3gal BIAB water beginning volume

So I took a stab at a brew in a bag today an have a question. I had just shy of 11lbs of grain. I referenced some of the BIAB directions from NB to get a rough idea on some things, but used my own recipe (American Pale Ale). On the NB kit info sheets it says to start with 5.5 gal of water for the BIAB process. Seems like a lot, but I went with it seeing as I use a 10 gal. Megapot with plenty of diameter for evaporation. As expected, my OG was fairly low - 1.043 (1.032 pre boil). I mashed at 153-154 for 60 min. 60 min boil. Went to the fermenter with 3.75 gal or so.

I’m assuming it’s the starting water volume that is causing the OG to start low. Thoughts? Not really concerned (as this is my first attempt), but would like to hear people’s feedback. Worst case it’s more of a session beer.


Use mashwater 3.3

Even though you are not “sparging”, the volumes should still be the same for grain absorption and boil off.

I did the 3 gallon oatmeal brown ale and ended up with the same post boil volume. I may try to reduce the starting volume next time.

The sreadsheet I made shows a little above 4.9 gallons starting water…this is to end up with 3.25 gallons into the fermenter. Assuming 11 lbs of grain with 10 oz absorbed per lb of grain. Your evap rate some other things might tweak it a bit here and there. But, it’s close.

Did you squeeze the bag?

Shows 4.78 starting gallons for that recipe.

I do 3-gallon BIAB in a 5-gallon pot on my electric stove. I use 4 gallons of strike water, get about 3.5 gallons in my kettle, 3 gallons into my fermenter and bottle a case. I might see a quart difference one way or another depending on boiloff (which varies a lot for me) and amount of grain, but this gets me pretty close. I am a squeezer, by the way.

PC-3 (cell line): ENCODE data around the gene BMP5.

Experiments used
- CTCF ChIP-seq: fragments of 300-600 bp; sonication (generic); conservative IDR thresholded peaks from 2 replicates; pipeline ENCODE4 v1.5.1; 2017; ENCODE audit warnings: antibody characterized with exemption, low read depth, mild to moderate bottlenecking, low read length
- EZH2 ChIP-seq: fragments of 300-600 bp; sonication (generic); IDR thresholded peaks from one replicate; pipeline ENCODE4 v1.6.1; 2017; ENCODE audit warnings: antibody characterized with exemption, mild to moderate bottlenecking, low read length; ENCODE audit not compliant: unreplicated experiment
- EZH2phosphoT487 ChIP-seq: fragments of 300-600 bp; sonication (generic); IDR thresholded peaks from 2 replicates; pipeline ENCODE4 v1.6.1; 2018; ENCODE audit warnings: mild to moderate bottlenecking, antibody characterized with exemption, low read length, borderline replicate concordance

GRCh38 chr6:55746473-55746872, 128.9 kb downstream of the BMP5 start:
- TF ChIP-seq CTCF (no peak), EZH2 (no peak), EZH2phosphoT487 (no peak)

If you were over your expected volume by 3/4 of a gallon I’d say that probably accounts for the low gravity. That said, with BIAB you can really crush those grains because you don’t need to worry about a stuck sparge. I mean, you don’t want to be sticking a bag of flour in the water, but you can definitely get away with a finer crush than a normal all grain brew which can help increase efficiency.

Do you have your own mill? If not I would at least run the grain through the store mill twice. Should help a bit. That and correcting your volumes.

I’m pretty new at these forums, but if I could chime in…
There’s a pretty good article this month in Zymurgy magazine about BIAB brewing.
They say that a good rule of thumb is to allow .075 gallons water absorbtion per pound of grain. Back of the envelope math says that’s about .825 gallons lost to grain. Then you need to add in what you epect to evaporate off. I presume you know your system, but they also say about a gallon an hour is a rough guestimate (with a big pot and relatively small wort you may lose more than that.
Therefore, for a 3 gallon ending, you’re looking at roughly 5 gallons (maybe a tad under) to use for your mash.